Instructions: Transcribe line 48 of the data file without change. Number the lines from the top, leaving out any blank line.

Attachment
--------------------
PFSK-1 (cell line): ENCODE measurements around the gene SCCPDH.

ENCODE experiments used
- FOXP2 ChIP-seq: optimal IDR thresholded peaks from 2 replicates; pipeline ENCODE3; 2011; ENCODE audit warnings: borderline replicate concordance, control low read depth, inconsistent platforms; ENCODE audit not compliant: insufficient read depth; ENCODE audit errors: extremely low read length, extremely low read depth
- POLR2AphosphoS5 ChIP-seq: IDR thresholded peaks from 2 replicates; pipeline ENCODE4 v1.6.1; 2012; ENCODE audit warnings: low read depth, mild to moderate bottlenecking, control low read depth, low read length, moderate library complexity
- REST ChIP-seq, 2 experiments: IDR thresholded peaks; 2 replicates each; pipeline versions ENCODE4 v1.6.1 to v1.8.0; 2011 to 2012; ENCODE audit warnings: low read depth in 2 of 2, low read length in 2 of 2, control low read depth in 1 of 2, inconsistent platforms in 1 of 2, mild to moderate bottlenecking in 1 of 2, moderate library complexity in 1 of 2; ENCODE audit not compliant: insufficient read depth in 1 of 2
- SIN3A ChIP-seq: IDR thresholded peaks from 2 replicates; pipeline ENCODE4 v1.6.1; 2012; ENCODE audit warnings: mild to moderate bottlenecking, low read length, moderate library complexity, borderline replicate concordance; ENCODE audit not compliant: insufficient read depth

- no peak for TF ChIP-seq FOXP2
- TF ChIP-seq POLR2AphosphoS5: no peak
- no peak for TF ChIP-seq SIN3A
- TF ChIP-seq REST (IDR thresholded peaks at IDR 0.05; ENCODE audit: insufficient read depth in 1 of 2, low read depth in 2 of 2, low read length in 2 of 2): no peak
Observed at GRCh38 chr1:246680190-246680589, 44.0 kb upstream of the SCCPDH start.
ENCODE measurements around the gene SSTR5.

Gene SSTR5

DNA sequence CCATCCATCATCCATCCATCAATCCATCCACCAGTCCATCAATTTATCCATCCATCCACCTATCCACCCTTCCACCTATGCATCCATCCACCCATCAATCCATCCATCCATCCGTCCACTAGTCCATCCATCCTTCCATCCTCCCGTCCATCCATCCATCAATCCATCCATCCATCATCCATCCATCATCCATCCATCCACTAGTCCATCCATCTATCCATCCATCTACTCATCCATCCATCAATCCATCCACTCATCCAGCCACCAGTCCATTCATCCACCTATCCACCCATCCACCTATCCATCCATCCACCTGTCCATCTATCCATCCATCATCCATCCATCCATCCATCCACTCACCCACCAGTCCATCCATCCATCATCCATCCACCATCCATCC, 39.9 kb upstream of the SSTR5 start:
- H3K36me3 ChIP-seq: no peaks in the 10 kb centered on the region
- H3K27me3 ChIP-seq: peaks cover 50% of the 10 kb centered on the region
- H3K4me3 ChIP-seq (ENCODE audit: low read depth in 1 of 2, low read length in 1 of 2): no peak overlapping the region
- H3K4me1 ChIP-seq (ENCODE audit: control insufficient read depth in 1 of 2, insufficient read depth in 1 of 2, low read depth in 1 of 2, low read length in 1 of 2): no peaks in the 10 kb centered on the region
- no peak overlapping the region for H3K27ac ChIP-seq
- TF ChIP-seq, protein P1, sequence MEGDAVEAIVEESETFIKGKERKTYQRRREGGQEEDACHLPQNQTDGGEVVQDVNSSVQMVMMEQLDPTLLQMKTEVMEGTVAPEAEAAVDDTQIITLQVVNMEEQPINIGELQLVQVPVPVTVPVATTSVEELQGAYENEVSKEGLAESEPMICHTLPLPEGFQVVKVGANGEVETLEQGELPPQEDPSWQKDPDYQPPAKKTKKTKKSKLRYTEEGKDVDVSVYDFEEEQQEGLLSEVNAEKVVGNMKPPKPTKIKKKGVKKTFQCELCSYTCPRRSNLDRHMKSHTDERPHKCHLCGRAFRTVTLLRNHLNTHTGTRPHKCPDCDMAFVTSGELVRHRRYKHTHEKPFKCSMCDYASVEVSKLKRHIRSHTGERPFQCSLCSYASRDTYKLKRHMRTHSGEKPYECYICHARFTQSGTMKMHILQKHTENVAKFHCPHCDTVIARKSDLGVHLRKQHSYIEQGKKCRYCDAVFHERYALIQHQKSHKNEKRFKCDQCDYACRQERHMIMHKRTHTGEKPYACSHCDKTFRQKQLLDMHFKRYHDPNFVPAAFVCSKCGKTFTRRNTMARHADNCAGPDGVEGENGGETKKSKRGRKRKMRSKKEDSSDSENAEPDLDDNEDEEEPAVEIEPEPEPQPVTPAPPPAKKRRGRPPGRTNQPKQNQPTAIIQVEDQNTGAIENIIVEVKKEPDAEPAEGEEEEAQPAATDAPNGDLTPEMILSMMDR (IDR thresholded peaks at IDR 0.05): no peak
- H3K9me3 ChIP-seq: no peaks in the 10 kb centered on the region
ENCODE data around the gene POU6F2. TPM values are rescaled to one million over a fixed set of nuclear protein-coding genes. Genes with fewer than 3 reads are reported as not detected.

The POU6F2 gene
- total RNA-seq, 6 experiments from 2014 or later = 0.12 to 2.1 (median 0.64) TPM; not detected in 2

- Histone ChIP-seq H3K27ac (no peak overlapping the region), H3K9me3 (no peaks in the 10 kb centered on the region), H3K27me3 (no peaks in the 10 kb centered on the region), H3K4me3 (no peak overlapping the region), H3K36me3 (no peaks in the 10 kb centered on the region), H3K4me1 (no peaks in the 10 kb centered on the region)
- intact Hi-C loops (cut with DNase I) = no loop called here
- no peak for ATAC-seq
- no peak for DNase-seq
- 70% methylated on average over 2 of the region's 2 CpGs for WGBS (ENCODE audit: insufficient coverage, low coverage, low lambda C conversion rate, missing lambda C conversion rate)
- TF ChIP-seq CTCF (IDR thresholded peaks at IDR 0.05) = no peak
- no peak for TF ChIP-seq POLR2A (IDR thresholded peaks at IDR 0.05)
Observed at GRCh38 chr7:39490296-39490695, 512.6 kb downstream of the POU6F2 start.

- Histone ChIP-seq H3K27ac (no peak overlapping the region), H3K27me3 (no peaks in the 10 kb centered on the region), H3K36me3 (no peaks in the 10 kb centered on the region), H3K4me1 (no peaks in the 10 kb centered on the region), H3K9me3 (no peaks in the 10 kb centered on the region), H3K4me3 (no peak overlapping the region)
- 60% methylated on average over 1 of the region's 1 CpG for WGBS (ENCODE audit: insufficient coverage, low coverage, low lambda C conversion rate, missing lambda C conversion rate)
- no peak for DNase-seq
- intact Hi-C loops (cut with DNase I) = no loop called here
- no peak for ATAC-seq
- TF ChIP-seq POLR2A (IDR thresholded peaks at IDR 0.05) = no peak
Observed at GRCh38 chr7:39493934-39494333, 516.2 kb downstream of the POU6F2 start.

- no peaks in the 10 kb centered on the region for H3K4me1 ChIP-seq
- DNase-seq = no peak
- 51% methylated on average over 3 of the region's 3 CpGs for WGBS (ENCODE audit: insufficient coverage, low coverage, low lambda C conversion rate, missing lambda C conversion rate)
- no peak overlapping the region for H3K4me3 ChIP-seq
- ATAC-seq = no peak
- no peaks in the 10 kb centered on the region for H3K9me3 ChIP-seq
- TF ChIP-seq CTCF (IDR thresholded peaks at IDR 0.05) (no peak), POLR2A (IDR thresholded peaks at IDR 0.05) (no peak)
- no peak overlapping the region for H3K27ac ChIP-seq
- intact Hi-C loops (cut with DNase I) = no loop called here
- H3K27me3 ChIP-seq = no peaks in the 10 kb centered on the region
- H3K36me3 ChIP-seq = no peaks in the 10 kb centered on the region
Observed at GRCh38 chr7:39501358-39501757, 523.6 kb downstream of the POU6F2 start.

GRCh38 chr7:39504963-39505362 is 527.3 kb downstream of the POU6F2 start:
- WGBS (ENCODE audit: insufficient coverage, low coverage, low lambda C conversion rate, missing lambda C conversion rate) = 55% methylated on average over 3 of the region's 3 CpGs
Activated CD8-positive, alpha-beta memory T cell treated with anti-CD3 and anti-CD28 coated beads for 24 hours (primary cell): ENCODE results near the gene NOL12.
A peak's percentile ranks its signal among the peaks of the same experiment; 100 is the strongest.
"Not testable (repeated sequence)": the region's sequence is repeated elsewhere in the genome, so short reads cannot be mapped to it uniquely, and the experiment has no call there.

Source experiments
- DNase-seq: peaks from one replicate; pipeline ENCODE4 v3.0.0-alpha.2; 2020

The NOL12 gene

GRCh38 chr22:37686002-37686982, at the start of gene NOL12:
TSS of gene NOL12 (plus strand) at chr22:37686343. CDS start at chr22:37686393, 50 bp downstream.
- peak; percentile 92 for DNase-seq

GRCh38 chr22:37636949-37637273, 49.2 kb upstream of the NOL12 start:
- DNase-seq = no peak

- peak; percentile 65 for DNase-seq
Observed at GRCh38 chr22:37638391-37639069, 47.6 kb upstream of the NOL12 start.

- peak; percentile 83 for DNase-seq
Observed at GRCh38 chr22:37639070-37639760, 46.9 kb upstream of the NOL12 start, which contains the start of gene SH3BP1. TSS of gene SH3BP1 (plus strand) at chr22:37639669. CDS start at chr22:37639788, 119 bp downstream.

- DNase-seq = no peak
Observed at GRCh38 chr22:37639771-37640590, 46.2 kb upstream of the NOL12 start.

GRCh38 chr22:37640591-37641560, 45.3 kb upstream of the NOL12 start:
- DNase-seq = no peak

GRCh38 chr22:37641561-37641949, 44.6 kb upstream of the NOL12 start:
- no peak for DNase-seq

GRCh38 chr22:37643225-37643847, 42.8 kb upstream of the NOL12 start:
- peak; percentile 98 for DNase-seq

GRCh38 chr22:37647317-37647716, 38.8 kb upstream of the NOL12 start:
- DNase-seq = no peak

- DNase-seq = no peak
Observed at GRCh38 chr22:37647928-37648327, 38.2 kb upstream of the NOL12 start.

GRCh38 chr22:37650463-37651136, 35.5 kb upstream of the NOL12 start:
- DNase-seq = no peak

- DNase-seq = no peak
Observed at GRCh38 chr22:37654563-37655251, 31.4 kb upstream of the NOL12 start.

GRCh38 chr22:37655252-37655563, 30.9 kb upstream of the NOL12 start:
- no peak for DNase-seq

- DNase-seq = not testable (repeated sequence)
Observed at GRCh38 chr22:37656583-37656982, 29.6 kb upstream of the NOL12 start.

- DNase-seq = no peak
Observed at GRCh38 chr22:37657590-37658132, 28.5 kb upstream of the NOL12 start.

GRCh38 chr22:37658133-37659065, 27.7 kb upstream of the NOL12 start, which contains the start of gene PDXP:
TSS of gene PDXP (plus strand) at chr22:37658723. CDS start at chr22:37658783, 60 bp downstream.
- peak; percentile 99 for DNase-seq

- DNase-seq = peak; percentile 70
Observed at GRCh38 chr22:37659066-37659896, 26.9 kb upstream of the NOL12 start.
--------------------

- intact Hi-C loops (cut with DNase I) = no loop called here